'I Am a Socialist. I Cannot Take This Money' : As a Matter of Policy, Gratuities Are Banned in China, but Sometimes . . .

Associated Press

An American tourist in China recently tried to tip a bellboy who carried his bags up to his hotel room, but the young man refused the gratuity.

"I am a socialist," he said. "I cannot take this money."

A Western businessman at a Beijing hotel coffee shop pressed a few bills into the hands of a young waitress. She politely refused, explaining, "We don't accept tips in China."

These two were obeying China's ban on tipping, but many of their colleagues in the tourism industry are not.

Tipping in South

Foreigners visiting southern China say that tipping is widely accepted there, where proximity to Hong Kong and distance from the capital make enforcement of the ban more lax. In Canton, taxi drivers regularly pocket change rather than return it, and bellboys on occasion wait expectantly with open palms.

Tipping, considered a bourgeois practice, has always been banned in Communist China. Instead, people in the service industry are supposed to work hard to "serve the people," a motto prominently displayed across the country.

Reports last summer that China was prepared to lift the ban on gratuities--or was unofficially sanctioning tipping--brought quick denials from tourism officials.

Calling the practice an "unhealthy tendency," an unidentified spokesman for the National Tourism Administration was quoted in the state-run People's Daily as saying: "Our attitude is clear, resolute: We must strictly ban in tourism activities sales commissions for private gain and tipping."

Legal Sanctions

The agency announced in August that tourism personnel who violated the ban faced fines of up to three times the value of what they accept in tips or dismissal from their jobs. In serious cases, violators face legal action.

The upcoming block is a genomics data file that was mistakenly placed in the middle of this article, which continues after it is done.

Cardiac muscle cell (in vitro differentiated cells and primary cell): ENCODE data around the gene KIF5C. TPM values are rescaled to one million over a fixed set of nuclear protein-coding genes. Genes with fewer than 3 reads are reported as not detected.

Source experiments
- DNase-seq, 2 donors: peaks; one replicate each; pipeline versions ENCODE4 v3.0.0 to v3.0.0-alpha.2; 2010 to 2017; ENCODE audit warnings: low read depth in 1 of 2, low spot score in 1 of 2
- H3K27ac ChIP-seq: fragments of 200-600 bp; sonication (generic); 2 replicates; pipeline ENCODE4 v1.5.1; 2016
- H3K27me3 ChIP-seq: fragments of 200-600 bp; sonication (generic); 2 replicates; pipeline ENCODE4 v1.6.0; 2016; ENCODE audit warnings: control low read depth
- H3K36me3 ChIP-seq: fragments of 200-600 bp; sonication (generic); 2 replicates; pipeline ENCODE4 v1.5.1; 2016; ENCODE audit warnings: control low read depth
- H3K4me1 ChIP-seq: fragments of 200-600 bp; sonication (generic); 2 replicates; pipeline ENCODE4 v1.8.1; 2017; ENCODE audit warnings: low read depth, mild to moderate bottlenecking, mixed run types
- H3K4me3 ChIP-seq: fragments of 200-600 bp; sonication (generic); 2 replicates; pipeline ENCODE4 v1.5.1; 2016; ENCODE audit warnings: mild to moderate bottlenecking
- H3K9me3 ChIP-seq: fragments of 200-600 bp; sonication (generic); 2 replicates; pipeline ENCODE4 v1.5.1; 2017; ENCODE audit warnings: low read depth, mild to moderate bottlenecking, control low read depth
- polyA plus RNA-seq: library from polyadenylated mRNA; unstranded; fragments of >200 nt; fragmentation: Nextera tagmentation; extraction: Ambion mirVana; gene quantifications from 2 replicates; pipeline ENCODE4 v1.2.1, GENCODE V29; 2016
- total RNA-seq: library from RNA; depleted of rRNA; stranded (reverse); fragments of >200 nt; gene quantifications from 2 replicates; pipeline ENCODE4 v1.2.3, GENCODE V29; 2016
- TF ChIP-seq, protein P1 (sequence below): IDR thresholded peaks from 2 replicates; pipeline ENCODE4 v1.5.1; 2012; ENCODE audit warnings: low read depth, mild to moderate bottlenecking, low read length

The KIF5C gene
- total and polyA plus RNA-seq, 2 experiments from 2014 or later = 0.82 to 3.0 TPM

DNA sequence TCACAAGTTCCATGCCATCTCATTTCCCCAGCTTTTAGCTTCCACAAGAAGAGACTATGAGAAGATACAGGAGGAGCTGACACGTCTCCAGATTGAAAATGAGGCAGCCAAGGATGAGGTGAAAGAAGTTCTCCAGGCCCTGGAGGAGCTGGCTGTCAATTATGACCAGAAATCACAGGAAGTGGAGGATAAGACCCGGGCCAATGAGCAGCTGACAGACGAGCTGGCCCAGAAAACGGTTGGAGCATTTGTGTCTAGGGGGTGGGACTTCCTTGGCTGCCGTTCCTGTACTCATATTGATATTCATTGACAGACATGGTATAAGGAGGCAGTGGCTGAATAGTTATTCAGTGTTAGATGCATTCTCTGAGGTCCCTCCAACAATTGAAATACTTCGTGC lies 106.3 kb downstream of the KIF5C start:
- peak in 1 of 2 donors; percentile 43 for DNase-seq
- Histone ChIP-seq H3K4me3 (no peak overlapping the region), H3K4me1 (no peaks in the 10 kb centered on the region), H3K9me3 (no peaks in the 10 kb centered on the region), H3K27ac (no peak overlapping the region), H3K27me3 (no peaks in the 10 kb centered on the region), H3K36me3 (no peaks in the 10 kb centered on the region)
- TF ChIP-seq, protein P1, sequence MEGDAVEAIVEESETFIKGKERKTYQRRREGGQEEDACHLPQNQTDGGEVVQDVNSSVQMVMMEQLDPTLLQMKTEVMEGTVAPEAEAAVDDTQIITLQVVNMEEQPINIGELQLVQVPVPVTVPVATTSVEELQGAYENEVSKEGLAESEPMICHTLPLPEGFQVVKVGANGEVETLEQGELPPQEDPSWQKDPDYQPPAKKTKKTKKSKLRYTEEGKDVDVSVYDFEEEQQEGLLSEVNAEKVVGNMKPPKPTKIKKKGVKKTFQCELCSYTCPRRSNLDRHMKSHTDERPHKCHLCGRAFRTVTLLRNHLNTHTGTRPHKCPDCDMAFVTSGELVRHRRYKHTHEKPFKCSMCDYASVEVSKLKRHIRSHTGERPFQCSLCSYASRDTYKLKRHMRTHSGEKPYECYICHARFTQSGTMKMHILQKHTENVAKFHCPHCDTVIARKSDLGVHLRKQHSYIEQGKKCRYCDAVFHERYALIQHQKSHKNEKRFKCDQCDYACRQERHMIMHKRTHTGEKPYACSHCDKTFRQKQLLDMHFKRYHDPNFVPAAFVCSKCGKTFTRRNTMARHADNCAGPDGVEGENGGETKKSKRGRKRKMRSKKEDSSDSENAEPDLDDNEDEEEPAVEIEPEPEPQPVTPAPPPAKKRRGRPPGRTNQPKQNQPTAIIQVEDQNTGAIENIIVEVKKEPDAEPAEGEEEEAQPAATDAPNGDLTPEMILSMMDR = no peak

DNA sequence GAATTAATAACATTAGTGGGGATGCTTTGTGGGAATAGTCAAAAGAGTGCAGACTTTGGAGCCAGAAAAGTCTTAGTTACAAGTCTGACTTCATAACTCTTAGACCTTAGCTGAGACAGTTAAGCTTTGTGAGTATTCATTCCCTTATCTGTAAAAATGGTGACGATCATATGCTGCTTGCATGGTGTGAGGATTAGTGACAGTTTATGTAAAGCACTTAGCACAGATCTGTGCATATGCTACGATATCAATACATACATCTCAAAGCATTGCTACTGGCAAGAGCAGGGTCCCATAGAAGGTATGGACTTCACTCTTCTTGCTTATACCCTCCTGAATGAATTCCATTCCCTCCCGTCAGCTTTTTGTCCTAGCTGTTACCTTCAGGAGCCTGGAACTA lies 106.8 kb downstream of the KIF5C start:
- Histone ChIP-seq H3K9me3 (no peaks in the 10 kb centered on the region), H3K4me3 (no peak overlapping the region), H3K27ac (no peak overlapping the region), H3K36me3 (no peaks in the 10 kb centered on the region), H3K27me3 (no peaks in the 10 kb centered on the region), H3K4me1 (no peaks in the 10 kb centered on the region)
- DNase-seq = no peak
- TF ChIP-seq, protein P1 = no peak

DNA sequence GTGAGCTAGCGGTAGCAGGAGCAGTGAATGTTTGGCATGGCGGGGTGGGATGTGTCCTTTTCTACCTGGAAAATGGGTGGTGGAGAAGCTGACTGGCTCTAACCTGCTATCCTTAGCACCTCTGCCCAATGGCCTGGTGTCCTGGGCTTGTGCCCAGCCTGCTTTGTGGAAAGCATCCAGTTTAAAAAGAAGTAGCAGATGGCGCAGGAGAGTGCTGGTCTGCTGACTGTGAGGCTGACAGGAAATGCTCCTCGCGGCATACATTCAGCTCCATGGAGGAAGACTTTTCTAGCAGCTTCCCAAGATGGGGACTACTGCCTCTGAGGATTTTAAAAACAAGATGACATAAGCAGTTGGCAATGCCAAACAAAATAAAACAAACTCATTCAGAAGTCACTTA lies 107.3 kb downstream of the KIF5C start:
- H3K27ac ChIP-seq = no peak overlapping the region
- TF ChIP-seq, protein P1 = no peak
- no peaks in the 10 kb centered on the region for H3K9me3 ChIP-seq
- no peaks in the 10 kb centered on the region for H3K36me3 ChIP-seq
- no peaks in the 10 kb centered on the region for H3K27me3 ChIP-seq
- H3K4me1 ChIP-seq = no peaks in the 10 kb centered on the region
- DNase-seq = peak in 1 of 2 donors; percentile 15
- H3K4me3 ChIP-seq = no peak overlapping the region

The state Bureau of Travel and Tourism said that no information was available on numbers of employees who have been punished under the new regulation.

Some hotels post signs that gratuities are forbidden, and all add a 10% or 15% service charge to hotel bills.

In the Hotel Beijing-Toronto's bar and three restaurants, four or five customers daily--usually Americans--offer tips, said Jeffrey Y. C. Lui, manager of the bars and restaurants.

Employees Trained

All the hotel's employees have been trained to explain that tipping is forbidden by state law and hotel regulations.

If one of Lui's employees is caught taking a tip, a note of misconduct appears on his record and his salary and bonus are cut. Two misconducts are grounds for dismissal, Lui said. Other hotels in Beijing have similar regulations.

Lui makes periodic spot checks of his employees, and in the three years of the hotel's operation has never caught anyone accepting a tip.

"That isn't to say it hasn't happened, though," he said.

Tips Turned In

If a customer insists on giving a tip or if the money is left behind on the table, it is turned over to the Bureau of Travel and Tourism.

Many Chinese disagree with the system.

The official English-language China Daily recently cautiously endorsed tipping on its opinion page, saying that hotel staff and people in the service industry should not be expected to smile for free.

Chinese employees in tourist-class hotels have questioned why their counterparts in the United States and Hong Kong are allowed to accept tips while they cannot.

Tips as Motivators

Many foreigners say tipping would improve the surly service they often encounter in China and serve as an incentive for lazy employees.

"This is a great power to motivate people to improve the service standard, because this is directly connected with their pocket money," Lui said.

Tourism officials disagree.

"Giving tips does not help improve the quality of service," He Ruoquan, deputy director of the Tourism Administration, told the China Daily. "It brings nothing but a tendency to expect more and more money from guests.

"And tourists will be treated differently according to how big a tip they can offer."

Lui says that China is not likely to change its policy anytime soon. But, he adds, for the foreigner who encounters exceptionally good service in China and feels he must reward it somehow, a small gift like a pack of candy is sometimes allowed.

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